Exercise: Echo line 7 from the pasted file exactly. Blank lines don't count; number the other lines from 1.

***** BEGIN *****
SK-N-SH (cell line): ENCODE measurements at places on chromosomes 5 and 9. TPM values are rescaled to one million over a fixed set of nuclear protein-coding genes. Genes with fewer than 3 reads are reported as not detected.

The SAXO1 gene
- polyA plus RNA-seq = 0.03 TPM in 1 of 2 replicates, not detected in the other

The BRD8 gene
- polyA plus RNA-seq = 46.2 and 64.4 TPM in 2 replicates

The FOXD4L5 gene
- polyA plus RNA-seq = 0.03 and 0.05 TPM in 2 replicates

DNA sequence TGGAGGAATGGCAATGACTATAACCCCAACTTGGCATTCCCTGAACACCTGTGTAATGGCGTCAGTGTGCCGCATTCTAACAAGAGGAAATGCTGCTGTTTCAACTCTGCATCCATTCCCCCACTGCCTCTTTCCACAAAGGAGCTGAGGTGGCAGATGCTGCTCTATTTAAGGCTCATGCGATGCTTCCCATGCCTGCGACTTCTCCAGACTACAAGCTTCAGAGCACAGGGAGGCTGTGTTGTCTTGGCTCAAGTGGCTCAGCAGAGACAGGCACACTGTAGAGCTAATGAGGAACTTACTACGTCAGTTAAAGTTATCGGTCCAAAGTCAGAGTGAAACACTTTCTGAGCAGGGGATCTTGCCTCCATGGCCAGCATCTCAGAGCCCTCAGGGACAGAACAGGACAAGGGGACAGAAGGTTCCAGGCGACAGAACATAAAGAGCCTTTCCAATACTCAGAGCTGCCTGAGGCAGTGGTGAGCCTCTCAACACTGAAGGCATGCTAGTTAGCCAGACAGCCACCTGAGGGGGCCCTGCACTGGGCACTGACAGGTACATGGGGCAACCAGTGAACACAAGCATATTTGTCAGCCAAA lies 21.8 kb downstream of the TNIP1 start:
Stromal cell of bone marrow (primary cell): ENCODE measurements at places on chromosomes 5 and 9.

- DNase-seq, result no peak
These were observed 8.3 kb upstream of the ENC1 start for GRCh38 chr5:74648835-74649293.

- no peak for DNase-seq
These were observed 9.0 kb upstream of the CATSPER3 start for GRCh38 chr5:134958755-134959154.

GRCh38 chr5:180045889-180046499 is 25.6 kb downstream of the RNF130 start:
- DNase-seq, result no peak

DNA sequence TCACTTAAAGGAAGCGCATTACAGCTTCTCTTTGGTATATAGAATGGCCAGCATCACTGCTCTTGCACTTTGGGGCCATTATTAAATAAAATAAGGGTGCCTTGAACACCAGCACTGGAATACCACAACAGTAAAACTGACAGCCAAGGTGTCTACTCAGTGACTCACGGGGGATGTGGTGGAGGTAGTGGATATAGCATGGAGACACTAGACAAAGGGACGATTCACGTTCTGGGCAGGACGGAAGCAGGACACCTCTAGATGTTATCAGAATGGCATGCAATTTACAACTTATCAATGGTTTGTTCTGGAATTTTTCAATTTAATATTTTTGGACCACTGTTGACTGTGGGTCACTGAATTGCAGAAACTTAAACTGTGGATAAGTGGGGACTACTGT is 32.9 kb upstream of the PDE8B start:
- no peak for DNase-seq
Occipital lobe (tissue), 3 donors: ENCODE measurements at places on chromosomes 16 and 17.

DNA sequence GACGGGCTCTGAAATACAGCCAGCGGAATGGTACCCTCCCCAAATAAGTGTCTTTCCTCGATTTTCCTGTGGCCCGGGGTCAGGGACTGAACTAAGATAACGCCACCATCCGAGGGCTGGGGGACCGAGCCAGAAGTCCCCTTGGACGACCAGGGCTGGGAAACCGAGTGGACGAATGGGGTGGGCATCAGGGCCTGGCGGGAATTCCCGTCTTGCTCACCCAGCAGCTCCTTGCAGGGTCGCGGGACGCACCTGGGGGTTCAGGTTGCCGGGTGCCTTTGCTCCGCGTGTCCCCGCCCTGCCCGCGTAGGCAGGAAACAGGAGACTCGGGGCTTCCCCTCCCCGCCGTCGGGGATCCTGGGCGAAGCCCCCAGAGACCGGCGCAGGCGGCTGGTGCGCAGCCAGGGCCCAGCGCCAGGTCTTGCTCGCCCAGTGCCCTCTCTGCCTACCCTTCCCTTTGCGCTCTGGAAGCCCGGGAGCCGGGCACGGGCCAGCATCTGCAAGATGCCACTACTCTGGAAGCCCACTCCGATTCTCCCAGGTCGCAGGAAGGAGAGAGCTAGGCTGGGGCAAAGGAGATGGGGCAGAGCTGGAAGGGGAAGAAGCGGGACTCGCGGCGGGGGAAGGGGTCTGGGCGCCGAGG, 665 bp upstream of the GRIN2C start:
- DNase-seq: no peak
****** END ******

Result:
- polyA plus RNA-seq = 0.03 and 0.05 TPM in 2 replicates